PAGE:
Do laws make a difference? It may seem an odd question, but there are certainly examples of cases where they don’t have the intended effect. And there is some skepticism in the gender and development field (and elsewhere) that a simple legal change will do much to alter entrenched norms and customs, particularly in countries where the rule of law is fragile.
On Thursday, CGD hosted team members from the World Bank’s Women, Business, and the Law report, which provides data on both discriminatory and progressive laws related to women and girls across the globe. The event also featured CGD staff working on gender and law issues, and focused on the question: Does changing laws actually make a difference to outcomes? (Follow that last link for the video).
In the vast majority of countries around the world (155 of the 173 examined by the World Bank report), gender-based discrimination is still embedded in law. From family codes limiting women’s inheritance rights to labor laws restricting their eligibility for certain kinds of employment, discriminatory provisions remain an ingrained part of most countries’ legal frameworks.
Beyond that, progressive laws enabling women to participate fully and equally in society, through policies that legally mandate parental leave or criminalize domestic violence, for example, remain limited. But can repealing discriminatory laws and enacting progressive ones make a real difference in advancing gender equality?
The Bank’s Tazeen Hassan cited the example of international conventions such as CEDAW which, although considered ineffectual at times, can serve as useful tools in the hands of grassroots actors seeking to advance gender equality. Citing the reform of India’s inheritance law, she also explained that making national laws gender-equal can have knock-on effects. With a law that enables women to inherit, it’s more likely for households to invest in girls’ education (as mothers are able to pay for their daughters’ education with their own assets) which increases women’s average age of marriage (because girls who stay in school are less likely to get married at young ages).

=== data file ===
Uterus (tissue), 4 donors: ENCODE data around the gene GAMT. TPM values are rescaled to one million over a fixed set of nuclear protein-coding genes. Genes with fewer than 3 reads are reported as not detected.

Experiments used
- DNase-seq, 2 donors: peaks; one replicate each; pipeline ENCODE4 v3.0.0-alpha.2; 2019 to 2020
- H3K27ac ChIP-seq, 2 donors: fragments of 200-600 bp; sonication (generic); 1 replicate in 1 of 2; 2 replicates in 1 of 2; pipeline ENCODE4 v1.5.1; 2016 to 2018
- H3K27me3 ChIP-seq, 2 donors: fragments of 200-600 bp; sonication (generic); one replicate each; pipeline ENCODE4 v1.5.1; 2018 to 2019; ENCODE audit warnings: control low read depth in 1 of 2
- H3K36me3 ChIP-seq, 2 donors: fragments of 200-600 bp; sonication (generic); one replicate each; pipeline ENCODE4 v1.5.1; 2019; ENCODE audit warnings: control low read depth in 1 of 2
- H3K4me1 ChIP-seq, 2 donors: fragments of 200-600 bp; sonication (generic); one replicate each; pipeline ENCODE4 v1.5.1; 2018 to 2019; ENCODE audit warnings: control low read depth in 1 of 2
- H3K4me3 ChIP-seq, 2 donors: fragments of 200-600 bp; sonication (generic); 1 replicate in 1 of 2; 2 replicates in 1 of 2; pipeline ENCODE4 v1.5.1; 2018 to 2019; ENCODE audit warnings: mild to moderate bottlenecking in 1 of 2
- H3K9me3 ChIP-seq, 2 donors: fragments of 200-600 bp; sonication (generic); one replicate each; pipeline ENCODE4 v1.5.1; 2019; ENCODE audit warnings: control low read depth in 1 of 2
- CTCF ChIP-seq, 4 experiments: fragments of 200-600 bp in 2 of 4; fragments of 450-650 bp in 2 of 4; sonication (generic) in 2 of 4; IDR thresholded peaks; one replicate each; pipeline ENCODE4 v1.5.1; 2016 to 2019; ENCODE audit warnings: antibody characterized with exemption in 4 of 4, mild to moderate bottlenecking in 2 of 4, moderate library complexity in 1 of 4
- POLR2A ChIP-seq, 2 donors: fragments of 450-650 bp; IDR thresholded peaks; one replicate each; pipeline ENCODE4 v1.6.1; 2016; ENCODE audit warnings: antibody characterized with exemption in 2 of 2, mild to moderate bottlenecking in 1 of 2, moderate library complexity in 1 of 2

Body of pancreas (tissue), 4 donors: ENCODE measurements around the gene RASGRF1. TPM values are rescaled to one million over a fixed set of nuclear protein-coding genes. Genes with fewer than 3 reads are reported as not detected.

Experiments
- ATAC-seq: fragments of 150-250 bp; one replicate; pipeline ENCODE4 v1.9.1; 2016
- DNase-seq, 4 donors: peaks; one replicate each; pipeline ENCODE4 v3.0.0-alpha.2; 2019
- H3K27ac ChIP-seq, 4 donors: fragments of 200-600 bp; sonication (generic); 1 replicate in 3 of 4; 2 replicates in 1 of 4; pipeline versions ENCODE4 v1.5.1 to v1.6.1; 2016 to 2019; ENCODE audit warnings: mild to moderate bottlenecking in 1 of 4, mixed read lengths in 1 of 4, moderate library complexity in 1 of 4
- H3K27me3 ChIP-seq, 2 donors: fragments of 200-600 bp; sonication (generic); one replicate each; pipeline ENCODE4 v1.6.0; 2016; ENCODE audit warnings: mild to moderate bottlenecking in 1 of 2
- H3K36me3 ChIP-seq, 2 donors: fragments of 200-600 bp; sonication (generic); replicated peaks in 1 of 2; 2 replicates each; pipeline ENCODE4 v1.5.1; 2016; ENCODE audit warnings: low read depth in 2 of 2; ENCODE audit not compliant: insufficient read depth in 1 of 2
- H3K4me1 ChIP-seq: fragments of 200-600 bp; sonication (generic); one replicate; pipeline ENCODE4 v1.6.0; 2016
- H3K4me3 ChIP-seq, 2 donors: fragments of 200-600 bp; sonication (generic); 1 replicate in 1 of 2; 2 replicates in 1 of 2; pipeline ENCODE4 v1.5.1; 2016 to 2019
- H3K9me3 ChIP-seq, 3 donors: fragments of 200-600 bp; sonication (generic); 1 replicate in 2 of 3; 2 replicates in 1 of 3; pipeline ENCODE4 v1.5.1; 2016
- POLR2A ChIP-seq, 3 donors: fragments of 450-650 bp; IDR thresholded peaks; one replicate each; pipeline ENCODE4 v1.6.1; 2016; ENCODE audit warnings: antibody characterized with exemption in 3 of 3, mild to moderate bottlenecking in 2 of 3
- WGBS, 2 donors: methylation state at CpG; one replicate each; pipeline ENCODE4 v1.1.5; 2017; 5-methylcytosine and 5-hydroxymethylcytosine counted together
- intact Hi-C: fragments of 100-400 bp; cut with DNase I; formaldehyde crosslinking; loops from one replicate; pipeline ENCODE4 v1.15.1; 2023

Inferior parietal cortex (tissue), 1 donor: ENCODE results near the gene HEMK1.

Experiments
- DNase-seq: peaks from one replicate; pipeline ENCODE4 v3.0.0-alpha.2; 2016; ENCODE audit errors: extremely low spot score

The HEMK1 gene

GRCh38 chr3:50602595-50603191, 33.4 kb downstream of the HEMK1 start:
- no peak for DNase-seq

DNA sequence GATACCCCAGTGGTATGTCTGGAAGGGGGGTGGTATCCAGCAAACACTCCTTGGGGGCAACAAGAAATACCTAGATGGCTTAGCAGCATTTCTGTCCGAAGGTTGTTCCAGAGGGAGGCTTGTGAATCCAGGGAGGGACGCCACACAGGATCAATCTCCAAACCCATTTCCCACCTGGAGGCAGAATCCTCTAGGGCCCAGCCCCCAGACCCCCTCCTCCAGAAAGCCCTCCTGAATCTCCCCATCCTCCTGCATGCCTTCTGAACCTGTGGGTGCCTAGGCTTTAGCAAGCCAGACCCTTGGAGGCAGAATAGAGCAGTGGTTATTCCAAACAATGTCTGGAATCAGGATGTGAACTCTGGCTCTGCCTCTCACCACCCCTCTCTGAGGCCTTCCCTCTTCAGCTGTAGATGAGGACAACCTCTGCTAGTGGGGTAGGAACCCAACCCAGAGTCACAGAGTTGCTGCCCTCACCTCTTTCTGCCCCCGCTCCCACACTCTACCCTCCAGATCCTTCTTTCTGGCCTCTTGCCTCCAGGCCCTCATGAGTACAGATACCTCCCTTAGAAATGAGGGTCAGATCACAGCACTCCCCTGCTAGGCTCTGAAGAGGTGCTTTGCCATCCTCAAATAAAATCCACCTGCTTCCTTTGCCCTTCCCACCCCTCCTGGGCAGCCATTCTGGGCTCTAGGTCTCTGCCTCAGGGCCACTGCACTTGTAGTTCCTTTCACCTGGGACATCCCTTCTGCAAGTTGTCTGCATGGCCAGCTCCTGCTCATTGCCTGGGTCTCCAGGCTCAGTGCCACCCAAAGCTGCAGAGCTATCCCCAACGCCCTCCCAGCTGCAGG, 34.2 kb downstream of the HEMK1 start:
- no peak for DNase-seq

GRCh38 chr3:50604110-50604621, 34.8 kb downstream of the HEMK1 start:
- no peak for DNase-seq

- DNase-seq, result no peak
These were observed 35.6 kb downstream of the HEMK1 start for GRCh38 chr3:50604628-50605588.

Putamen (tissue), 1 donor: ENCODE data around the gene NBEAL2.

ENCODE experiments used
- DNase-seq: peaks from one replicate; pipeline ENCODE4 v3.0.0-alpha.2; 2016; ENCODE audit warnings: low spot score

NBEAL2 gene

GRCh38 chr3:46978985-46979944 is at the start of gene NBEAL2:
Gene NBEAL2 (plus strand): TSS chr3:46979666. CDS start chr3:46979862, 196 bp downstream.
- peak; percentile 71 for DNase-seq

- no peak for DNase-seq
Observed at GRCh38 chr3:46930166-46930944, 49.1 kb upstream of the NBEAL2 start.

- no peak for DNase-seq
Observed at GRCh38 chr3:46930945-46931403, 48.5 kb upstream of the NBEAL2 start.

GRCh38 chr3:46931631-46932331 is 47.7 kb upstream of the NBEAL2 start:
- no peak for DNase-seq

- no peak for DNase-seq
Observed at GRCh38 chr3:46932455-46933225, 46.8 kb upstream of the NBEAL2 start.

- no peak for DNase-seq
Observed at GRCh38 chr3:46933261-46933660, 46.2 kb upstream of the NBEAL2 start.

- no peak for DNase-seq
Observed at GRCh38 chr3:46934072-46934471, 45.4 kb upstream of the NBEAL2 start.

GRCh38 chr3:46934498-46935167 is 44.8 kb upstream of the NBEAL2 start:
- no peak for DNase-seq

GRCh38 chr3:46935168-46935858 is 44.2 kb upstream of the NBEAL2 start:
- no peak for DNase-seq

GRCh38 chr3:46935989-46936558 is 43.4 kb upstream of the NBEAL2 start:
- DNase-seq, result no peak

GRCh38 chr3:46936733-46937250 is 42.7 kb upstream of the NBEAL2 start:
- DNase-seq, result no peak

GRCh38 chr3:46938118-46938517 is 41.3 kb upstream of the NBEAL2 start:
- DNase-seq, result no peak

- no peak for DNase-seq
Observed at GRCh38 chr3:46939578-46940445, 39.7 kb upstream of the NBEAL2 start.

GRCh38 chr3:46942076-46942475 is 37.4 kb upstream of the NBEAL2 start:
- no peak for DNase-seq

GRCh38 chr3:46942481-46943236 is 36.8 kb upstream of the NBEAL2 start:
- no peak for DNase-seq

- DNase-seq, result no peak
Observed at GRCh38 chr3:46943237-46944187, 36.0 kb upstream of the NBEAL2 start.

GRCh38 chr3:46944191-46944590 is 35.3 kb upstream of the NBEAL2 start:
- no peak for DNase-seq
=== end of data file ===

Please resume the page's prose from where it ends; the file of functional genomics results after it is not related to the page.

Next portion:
CGD’s current research on laws against female genital mutilation/cutting (FGM/C) and child marriage suggest how complex and context-dependent the relationship between law and outcomes can be. In the case of Burkina Faso, preliminary findings from an analysis of DHS data does suggest that the law helped accelerate progress towards low levels of FGM/C – but the law was introduced as norms were already shifting and there was strong civil society and Presidential support for change.
In the case of child marriage, forthcoming work by Matt Collin and Theo Talbot suggests that many countries are passing laws mandating a minimum age of marriage set close to the median age of marriage – perhaps unsurprisingly, it appears a law alone can’t shift behaviors that dramatically. The Bank’s Maitreyi Bordia Das raised the example of the eradication of footbinding in China, which served as a historical case of the impact of legal change when it corresponds with evolving social norms opposing a harmful practice. Conversely, she pointed to the failure of Bangladesh’s law against child marriage to lower prevalence rates, as social norms within the country do not yet favor eradicating the practice.
CGD’s Justin Sandefur suggested additional, extra-legal mechanisms for ensuring that gender-responsive laws translate into improved outcomes: monetary incentives and legal aid support. Referring to research he has conducted on land titling in Tanzania and legal aid programs in Liberia, Sandefur explained that these tools can ensure that more women are able to access and benefit from improved legal rights.
The event generated lots of ideas for future areas of research, including effective enforcement of existing laws, the interaction of law with social norms, and the role of outsiders in influencing national laws related to gender equality. Stay tuned for future research from CGD on all of these topics, as well as research and events focused on mechanisms for advancing gender equality outside of legal reform. Our upcoming November 18, 2015 conference, entitled “Small Incentives, Big Impact,” will turn to the question of what donor institutions can do to most effectively advance outcomes for women and girls.
CGD blog posts reflect the views of the authors, drawing on prior research and experience in their areas of expertise. CGD is a nonpartisan, independent organization and does not take institutional positions.